Egypt’s worst fear: The UN

Daily News Egypt
5 Min Read
Semanur Karaman
Semanur Karaman
Semanur Karaman

By Semanur Karaman

The Universal Periodic Review (UPR) is a rather unique and quite technical process of the UN Human Rights Council, where each member-state’s human rights record is reviewed every four years.

It is an important mechanism, as all member states go through this examination without discrimination. Civil society is provided an opportunity to submit reports prior to a country’s examination to ensure that an impartial investigation, which incorporates the voices of independent observers, takes places. Moreover, member states constructively critique each other’s commitment to safeguarding universally recognised human rights norms.

During each country’s UPR examination, activists fly hundreds of kilometres to arrive at the UN in Geneva to meet with government representatives and participate in events where they can raise their concerns regarding their own country’s human rights performance.

This is how the usual UPR process is. Until Egypt’s own UPR examination, one could argue that even when the most notorious autocracies are examined there was considerable civil society presence at the Palais de Nations.

A new low was experienced during Egypt’s UPR examination, scheduled for 5 November, 2014.  The international community was dismayed at the level of intimidation cast upon Egyptian activists.

There were almost no independent human rights activists from Egypt on that very day in November. There were however, self-proclaimed alleged “activists” from government-oriented NGOs, that are called GONGOs, attempting to convince the international community that Egypt has embarked upon a new journey to democratisation.

What is nerve-wracking is that the space created for independent civil society to express their observations and deliver their first hand findings was dominated by people who were advocating the idea that Egypt is the dictionary definition of fundamental freedoms, contrary to all existing evidence!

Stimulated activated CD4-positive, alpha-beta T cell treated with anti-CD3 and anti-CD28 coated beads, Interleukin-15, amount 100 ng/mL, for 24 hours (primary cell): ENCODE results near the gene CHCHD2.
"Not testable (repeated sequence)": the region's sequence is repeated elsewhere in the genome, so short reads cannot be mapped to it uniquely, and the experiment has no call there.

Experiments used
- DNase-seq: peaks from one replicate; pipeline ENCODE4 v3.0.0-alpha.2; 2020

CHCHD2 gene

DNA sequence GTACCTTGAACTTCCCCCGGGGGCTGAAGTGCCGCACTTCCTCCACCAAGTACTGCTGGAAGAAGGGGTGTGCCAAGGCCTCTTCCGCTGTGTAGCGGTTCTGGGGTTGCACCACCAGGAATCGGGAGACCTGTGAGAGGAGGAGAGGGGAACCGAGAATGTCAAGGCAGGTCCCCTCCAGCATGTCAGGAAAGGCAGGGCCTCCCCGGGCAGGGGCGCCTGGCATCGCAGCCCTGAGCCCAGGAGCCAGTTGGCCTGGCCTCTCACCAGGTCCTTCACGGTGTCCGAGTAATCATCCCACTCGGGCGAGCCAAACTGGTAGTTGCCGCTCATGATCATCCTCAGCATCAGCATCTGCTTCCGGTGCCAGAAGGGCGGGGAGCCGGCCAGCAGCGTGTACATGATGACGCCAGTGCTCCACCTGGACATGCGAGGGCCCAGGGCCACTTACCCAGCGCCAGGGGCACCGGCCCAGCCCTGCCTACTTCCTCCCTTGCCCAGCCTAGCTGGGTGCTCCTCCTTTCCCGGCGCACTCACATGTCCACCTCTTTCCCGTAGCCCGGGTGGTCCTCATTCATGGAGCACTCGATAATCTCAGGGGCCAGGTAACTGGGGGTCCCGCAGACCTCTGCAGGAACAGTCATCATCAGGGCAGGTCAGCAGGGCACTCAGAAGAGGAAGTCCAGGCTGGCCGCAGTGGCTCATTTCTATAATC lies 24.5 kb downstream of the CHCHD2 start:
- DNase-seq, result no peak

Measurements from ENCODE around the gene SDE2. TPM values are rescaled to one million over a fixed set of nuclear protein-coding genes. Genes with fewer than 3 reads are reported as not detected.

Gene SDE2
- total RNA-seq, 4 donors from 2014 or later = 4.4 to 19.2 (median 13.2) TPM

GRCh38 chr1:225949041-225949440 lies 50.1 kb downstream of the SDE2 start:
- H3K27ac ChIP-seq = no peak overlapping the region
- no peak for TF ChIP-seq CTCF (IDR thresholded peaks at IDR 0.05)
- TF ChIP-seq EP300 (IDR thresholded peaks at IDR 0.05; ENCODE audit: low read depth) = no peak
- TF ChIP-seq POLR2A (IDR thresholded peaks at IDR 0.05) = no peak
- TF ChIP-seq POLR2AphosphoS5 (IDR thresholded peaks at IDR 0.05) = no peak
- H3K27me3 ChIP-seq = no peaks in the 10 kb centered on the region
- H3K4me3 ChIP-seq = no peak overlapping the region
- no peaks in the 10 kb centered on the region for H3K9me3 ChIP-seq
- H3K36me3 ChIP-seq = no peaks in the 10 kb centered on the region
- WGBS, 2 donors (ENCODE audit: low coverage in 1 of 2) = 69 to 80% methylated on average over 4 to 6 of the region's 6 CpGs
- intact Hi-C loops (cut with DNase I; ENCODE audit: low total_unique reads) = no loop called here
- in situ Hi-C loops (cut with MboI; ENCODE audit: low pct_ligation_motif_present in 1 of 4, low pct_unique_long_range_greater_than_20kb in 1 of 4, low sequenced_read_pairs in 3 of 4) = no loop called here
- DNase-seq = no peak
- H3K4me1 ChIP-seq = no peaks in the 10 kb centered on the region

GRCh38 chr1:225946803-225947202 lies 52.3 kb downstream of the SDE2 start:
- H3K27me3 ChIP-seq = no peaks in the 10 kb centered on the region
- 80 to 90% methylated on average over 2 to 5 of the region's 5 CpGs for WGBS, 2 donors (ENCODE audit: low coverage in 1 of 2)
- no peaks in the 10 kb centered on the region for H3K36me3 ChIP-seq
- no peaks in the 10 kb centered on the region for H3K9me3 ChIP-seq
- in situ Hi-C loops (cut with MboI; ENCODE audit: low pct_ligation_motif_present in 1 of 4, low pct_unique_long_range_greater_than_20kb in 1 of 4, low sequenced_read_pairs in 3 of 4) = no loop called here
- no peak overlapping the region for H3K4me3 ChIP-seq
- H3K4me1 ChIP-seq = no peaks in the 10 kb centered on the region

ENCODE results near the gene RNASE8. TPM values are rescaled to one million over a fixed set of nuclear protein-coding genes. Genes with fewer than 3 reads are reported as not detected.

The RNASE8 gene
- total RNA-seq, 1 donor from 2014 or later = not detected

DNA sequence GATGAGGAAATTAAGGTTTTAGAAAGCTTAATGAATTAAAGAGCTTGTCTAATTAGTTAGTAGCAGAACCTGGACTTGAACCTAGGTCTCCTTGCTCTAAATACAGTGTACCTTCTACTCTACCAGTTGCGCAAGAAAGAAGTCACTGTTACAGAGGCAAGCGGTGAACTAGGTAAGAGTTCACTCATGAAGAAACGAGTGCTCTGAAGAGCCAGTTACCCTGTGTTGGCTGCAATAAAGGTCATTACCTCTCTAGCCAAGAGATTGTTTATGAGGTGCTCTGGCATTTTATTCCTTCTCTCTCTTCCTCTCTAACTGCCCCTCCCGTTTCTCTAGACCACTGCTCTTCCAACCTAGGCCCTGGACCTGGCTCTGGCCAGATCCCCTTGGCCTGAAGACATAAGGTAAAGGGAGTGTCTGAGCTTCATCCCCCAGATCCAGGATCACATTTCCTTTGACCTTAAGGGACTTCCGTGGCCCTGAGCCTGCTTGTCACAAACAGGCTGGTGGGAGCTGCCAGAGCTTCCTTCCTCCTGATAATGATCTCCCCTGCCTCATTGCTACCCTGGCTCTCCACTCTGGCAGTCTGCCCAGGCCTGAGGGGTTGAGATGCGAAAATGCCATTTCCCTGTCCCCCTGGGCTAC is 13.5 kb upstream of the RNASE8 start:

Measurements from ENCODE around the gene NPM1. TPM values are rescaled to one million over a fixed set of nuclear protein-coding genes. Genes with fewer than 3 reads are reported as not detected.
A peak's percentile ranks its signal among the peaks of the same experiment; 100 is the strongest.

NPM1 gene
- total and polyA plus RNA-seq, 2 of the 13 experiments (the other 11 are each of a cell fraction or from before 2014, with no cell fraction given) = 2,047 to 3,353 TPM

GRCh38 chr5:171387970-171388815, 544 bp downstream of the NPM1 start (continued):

If this isn’t symptomatic of how dire the human rights crises in Egypt is, let me break it down for you even further.

Egypt is a member state to the UN, and through a number of international treaties it has ratified, including the International Covenant on Civil and Political Rights, it is legally obliged to recognise the UN as a legitimate mechanism with which its citizens can engage freely, without fear of reprisal. Closing the doors of the UN to Egyptian nationals is equal to land-locking them in an open air prison, which also happens to be a safe haven for gross human rights violations.

Prior to Egypt’s UPR examination, Egyptian civil society received numerous threats indicating reprisals if they even travelled to Geneva to speak about the situation in their own country. Seven human rights organisations boycotted the process and stated they “decided not to participate in any of the UPR’s proceedings in fear that their participation might result in reprisal or possible persecution”, adding that the fear is “especially pertinent in the context of the hostile climate in which they work”.

The quite saddening irony is that Al-Sisi used the UN for his own purposes during the 69th Session of the UN General Assembly in New York, when he addressed the international community for about 16 minutes. So in Egypt, the UN is apparently accessible only to the President; the very same person whom independent human rights organisations denounce for mass killings, unlawful detentions and arbitrary restrictions on fundamental freedoms.

On 20 March, the outcome report of Egypt’s UPR will be adopted. This time, the international community must abide by its moral and legal obligations to no longer treat Al-Sisi as a legitimate leader, and hold him accountable to the grave human rights violations he deliberately orchestrated using the state’s security apparatus.

Semanur Karaman majored in International Relations & History at Koc University in Istanbul and holds a MA in Human Rights and Cultural Diversity at the University of Essex. Semanur was the recipient of the Hansard Fellowship, which allowed her to study public policy and democracy at the London School of Economics and work simultaneously as a Parliamentary Assistant in the UK. Semanur currently works as a Policy and Research Officer for a global civil society organisation which monitors the state of civic freedoms and encourages citizen participation in all levels of decision making.

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